Levon Helm, Robbie Robertson, Rick Danko, Richard Manuel and Garth Hudson came together to form The Hawks, which was a backing band for Toronto-based singer Ronnie Hawkins. After refining their skills while playing with Hawkins, the guys decided they wanted more. They parted ways with Hawkins and started recording and touring on their own. Unfortunately, without the focal point that they had with Hawkins, they didn’t exactly hit the ground running. In 1965 Bob Dylan was in the process of putting together a band for his first “electric” tour in the United States. Levon Helm and Robbie Robertson were recruited and soon convinced Dylan to hire the rest of their band as well. The band performed with Bob Dylan throughout the world, gaining experience and exposure with every stop.
On July 29th, 1966, Dylan was hurt in a motorcycle accident, so the Hawks worked with other musicians. Dylan had been recovering in Woodstock, New York and invited the guys out. While meeting with Dylan they recorded what would become known as “The Basement Tapes,” which were later released. The Hawks began writing their own music and rented a large pink house in upstate New York, which they dubbed “Big Pink.” Due to the fact that they seemed to always be referred to as “the band” by Dylan or others, they adopted the name. The Band was officially born.
The Band released their first album “Music from Big Pink,” on July 1st, 1968. The album was critically acclaimed and included the songs “Tears of Rage,” “This Wheel’s on Fire,” and what is arguably their most famous song “The Weight.” The track “The Weight,” was used in the now-legendary film “Easy Rider,” which only helped bring attention to the group. The Band went on tour in support of the album and performed at the Woodstock Festival in 1969 alongside acts such as Crosby, Stills, Nash & Young, Creedence Clearwater Revival and many others. The Band released their second, self-titled album “The Band,” on September 22nd, 1969. The album peaked at #9 on the charts, and sold more than 1 million copies in the US alone.
Proving how far they had come from their days as a backup group, The Band scored the cover of the prestigious Time Magazine on January 12th, 1970. The new pressures of fame and fortune were quite obvious however. On August 17th, 1970, the album “Stage Fright” was released, and once again earned the group favorable reviews. Despite mounting tensions between the band’s members they released “Cahoots,” on September 15th, 1971. “Moondog Matinee,” an album of cover songs, followed more than two years later. The Band returned to the road with Dylan for the “Bob Dylan and The Band 1974 Tour,” which took them through North America. New material didn’t surface until the release of 1975’s “Northern Lights – Southern Cross.” Although the album didn’t sell terribly well, it once again earned The Band good reviews.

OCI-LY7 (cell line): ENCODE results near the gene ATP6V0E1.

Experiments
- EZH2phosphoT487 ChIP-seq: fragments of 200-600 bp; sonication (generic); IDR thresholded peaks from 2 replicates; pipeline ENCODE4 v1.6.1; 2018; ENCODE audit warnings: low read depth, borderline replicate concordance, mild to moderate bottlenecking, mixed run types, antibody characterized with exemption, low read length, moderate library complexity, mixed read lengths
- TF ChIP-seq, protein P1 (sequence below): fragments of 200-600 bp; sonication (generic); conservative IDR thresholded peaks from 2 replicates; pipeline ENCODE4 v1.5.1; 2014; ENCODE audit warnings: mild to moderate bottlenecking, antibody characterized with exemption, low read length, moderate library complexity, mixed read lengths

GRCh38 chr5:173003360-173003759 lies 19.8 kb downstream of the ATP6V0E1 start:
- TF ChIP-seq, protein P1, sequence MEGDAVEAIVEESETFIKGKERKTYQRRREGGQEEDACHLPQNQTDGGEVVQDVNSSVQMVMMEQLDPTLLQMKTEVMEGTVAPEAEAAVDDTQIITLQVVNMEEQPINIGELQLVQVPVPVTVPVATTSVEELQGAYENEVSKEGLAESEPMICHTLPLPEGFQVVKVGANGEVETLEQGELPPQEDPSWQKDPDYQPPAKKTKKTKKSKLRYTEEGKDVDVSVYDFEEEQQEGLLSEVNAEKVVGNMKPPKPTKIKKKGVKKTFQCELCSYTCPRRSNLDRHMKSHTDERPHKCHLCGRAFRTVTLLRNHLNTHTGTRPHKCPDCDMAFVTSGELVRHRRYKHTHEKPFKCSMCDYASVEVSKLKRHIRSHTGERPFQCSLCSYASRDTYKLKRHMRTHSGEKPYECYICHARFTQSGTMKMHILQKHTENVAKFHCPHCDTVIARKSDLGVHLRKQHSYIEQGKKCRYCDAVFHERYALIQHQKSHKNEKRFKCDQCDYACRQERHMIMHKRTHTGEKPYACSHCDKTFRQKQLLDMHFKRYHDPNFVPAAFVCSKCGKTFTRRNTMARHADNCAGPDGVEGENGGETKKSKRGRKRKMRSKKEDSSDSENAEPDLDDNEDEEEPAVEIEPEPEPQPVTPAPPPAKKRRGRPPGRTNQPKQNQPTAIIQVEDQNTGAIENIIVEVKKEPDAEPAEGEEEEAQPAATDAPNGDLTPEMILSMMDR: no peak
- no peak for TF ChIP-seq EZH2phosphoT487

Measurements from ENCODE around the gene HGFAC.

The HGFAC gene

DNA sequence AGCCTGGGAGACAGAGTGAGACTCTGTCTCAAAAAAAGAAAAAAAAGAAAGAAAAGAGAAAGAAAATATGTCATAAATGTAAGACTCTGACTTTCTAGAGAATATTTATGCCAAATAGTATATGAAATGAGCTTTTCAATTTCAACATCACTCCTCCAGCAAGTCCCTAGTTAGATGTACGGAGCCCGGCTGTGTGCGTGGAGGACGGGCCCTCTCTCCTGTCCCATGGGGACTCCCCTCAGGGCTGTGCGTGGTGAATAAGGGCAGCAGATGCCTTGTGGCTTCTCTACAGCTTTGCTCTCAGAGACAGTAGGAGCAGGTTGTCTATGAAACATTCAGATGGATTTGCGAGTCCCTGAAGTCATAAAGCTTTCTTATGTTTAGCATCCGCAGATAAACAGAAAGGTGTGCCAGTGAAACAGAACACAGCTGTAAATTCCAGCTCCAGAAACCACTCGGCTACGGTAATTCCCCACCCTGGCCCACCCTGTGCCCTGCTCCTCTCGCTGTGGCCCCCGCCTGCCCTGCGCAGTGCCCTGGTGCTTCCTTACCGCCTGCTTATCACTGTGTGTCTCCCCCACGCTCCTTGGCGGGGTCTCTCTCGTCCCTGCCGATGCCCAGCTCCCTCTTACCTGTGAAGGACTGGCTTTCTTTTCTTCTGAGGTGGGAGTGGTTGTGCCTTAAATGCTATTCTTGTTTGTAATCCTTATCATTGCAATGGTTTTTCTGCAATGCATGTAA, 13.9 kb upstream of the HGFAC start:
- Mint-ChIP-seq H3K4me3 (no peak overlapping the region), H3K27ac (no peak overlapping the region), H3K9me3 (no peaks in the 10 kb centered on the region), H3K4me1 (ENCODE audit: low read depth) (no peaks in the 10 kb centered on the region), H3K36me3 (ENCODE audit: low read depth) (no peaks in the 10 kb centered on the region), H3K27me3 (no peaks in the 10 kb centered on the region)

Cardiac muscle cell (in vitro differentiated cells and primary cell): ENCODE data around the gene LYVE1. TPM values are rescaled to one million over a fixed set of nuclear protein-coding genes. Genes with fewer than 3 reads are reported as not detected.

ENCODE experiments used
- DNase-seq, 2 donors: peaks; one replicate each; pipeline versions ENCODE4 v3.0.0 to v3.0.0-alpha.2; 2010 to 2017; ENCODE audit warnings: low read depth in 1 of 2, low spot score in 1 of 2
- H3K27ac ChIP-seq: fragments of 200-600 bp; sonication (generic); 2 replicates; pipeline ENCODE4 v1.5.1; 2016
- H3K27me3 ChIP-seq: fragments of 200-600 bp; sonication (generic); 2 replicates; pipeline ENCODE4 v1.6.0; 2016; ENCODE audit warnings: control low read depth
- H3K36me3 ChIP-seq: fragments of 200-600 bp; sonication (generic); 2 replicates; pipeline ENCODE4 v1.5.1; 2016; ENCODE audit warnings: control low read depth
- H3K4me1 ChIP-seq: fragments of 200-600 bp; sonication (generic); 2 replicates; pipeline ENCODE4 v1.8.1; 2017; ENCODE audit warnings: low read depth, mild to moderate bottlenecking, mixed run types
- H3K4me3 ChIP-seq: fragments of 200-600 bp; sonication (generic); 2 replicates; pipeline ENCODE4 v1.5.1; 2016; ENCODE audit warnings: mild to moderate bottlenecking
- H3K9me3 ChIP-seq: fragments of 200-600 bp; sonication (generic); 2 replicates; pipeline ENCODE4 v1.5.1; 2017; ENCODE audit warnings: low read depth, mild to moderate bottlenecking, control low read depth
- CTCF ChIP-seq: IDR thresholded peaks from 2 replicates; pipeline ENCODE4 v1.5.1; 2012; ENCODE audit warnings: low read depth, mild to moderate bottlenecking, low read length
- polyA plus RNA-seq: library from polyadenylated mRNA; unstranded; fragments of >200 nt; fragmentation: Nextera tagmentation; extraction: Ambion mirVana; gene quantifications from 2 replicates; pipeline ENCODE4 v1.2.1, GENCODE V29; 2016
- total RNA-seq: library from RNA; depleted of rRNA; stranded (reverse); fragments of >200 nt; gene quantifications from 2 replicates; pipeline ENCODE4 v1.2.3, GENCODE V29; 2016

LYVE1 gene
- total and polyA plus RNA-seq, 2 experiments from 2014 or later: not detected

By the time 1976 had come around, some of The Band’s members had become tired of the hectic pace of touring. The Band decided to call it quits by throwing a massive concert at San Francisco’s Winterland Ballroom, with guests that included Muddy Waters, Eric Clapton, Neil Young and many others. The show was documented by Martin Scorsese and later accompanied by an epic soundtrack. Despite the fact that they had broken up, the album “Islands,” which contained both covers and original songs, was released in 1977. The Band reunited in 1983 without Robbie Robertson but were shaken up when Richard Manuel committed suicide while they were on tour in 1986. The Band released the albums “Jericho,” in 1993, “High on the Hog,” in 1996 and “Jubilation” in 1998. On December 10th, 1999 Rick Danko died and The Band split up permanently. The Band has been inducted into the Canadian Music Hall of Fame, the Rock and Roll Hall of Fame, and in 2008 were given The Grammy Award’s Lifetime Achievement Award.